Democrats are pleading for help, in the face of the implosion of Obamacare. House Republicans confronted with these pleas should listen to those who say: “Don’t do something; just stand there.”
It was Obama and the Democratic Senate who caused the disaster now unfolding. Specifically, Democratic red- or swing-state senators such as Mary Landrieu (La.), Kay Hagan (N.C.), Mark Begich (Alaska), Mark Pryor (Ark.), and even Al Franken (Minn.) provided key votes to adopt the monstrosity without a single ballot to spare. Let them face the music; let them reap the consequences. And let them try to fix what’s utterly unfixable.
If they want to delay the individual mandate, fine: They can go first. If they want to fix the grandfathering rules so that people who want to keep their plans really can do so, fine: They can go first on that, too. Let them figure out the details. Let them try to make it work. The House can always vote to add its assent once the Senate has acted — all while noting, accurately, that even the delay or the grandfathering fix won’t make the whole of Obamacare successful or popular.
But with each fruitless effort to correct the uncorrectable, the vulnerable Senate Democrats effectively will be acknowledging that they were wrong to begin with.
The likelihood is that the Senate won’t act. It’s likely that the White House won’t let it happen. It’s likely that the vulnerable senators won’t even be able to get the more liberal members of the Senate Democratic caucus to go along with them. It’s likely that the Hagans and Pryors will be left to look both wrongheaded for having passed Obamacare and ineffectual for being unable to convince their leaders to try to improve it.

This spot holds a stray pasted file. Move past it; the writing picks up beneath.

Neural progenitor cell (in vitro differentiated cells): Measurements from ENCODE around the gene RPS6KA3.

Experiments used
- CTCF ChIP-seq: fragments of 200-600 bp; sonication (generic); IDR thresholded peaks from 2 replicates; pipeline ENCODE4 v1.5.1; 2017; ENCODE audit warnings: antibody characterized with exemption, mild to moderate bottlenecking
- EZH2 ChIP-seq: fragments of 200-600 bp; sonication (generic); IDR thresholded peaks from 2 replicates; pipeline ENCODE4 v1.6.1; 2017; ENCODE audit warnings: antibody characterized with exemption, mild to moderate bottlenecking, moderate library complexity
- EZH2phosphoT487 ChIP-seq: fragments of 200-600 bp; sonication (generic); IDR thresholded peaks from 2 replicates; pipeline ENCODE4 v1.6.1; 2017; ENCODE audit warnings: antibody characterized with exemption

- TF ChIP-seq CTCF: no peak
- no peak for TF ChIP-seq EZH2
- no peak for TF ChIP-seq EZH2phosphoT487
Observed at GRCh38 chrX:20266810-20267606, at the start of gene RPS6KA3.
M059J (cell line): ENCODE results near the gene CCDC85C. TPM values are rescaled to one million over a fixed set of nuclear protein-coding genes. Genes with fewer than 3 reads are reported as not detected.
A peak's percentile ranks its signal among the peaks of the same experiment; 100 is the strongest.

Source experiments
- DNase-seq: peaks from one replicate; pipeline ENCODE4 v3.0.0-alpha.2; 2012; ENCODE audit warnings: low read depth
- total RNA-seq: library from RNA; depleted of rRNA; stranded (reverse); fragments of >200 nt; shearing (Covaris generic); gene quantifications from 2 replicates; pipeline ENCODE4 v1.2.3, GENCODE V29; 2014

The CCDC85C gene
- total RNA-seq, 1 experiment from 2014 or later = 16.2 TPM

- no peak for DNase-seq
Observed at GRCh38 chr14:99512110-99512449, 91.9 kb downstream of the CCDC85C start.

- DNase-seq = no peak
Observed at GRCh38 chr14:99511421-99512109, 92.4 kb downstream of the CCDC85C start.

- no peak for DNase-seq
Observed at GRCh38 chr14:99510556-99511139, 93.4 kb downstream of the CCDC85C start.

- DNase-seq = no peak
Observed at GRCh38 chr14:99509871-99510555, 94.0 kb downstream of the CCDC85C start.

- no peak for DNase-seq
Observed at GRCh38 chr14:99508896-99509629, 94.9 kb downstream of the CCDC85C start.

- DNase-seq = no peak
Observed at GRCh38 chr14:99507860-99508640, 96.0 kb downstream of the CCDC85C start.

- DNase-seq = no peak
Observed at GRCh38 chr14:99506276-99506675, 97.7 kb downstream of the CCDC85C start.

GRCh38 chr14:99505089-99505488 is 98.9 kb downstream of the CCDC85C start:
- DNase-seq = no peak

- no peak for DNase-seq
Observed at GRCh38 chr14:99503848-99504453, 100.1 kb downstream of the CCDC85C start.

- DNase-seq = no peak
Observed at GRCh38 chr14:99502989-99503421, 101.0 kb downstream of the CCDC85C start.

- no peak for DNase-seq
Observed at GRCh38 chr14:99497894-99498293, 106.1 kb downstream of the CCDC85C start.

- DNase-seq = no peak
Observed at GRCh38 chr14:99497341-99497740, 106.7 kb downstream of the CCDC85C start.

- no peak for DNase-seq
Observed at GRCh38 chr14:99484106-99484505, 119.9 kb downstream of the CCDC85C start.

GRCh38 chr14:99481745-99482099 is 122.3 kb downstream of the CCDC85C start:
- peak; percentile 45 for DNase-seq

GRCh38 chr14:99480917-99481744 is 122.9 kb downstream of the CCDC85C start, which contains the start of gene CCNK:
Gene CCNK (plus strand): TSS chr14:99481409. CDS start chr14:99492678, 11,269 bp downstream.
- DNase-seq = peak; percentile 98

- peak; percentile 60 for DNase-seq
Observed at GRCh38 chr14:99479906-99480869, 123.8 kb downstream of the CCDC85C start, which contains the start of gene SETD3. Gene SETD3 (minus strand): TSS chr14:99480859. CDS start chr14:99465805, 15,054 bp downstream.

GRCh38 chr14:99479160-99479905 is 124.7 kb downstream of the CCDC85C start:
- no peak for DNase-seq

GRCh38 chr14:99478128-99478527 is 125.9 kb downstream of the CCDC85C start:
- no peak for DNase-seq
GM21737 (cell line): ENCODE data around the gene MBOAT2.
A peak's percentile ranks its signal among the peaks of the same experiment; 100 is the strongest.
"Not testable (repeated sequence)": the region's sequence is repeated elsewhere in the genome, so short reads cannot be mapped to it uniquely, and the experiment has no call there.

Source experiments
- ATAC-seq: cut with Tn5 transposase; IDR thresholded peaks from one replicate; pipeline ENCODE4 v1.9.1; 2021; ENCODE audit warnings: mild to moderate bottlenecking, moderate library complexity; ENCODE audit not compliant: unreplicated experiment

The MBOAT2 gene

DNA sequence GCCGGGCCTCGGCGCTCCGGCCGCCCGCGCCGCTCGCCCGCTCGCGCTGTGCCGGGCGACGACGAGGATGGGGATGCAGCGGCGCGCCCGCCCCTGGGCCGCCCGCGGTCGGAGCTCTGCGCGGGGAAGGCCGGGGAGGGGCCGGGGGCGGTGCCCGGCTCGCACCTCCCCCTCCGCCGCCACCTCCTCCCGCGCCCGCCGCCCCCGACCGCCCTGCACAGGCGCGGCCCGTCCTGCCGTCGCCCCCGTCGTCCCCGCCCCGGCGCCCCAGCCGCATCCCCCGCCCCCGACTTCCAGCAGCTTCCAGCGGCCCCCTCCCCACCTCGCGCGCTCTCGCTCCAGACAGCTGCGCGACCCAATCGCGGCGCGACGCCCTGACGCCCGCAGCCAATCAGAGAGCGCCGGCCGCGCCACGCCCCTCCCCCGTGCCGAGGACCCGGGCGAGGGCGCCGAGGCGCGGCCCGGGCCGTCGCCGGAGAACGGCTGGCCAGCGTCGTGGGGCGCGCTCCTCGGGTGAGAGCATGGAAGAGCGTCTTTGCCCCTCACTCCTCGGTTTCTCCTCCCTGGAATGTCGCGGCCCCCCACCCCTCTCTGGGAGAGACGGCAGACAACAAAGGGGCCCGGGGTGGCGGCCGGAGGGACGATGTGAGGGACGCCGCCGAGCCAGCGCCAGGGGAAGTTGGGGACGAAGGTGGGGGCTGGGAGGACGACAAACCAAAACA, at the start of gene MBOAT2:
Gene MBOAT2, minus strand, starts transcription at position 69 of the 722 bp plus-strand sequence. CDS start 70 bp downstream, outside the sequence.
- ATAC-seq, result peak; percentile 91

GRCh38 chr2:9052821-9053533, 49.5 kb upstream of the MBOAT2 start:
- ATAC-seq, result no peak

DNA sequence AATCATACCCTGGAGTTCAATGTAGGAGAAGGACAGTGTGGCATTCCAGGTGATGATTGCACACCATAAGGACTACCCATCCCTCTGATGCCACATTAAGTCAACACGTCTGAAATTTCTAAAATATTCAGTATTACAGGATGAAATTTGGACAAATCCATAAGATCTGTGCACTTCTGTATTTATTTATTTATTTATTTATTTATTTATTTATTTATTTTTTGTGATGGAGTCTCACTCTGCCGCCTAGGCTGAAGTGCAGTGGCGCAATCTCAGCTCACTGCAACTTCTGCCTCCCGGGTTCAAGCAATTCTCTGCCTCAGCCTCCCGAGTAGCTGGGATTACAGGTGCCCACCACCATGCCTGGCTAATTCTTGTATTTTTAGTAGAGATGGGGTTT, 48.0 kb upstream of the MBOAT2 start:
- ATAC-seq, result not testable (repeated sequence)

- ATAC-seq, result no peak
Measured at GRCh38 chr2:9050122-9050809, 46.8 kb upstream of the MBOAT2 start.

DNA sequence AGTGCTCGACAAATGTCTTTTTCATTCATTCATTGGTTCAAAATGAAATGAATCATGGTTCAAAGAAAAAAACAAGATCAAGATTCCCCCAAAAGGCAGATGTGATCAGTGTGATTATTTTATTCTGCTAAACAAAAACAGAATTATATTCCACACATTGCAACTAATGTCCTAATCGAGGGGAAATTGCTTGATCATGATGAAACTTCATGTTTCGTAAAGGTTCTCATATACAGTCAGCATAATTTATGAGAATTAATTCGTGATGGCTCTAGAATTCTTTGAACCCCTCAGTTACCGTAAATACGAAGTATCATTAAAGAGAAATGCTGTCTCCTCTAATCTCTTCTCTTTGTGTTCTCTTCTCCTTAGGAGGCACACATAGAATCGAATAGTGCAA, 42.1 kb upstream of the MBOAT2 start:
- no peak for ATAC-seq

In politics, there’s not much worse than being wrong and weak at the same time.
But even if the Democrats act to delay disaster, they won’t get the credit — for two reasons. First, Obamacare is such a flawed vessel that even the short-term correctives won’t make the whole program work, and thus won’t get the Democrats off the hook for having created it. Second, even a usually inattentive public is, by now, so aware that Republicans firmly oppose Obamacare that Republicans will get at least as much credit as any Democrats, if not more, for delaying it or letting people keep their current plans.
In short, politically speaking, waiting for the Democrats to act first is the proverbial “win-win” for Republicans. At least for now, letting the lefties stew in their own juices is the best way to stop being blamed for the current toxicity of American politics.
To be clear, this isn’t to say that Republicans in either the House or the Senate should obstruct efforts to delay, fix the grandfathering, or otherwise take action. Far from it. Republicans should welcome and help with this effort. It is, however, to say that the GOP should not take the lead. Let the Dems do the heavy lifting. Let them try to explain what they are doing and why they need to do it. The Democrats will end up tying themselves in knots.
Meanwhile, Republican strategists should be using the time to create an understandable, politically saleable proposal, to be unveiled early next year, to replace Obamacare with a better way forward for American health care. Of course such a plan won’t pass with Harry Reid and Barack Obama in power, but Republicans need to convince the public that they are sincere problem solvers rather than just obstructionists. The plan should not be complicated, and it need not be comprehensive. Indeed, it should be sold not as a grand scheme to solve all ills, but rather as a solid, sober step in the right direction.
The content of that plan must be a focus of a later column; what’s important now is that the “just stand there” position for the next two months should buy conservatives the time and political space to revise their strategies, tactics, and legislative proposals for 2014. In the meantime, to slightly amend the wisdom of the Paul Newman character, sometimes doing nothing shows a real “cool hand.”
— Quin Hillyer is a contributing editor of National Review and a senior fellow at the Center for Individual Freedom.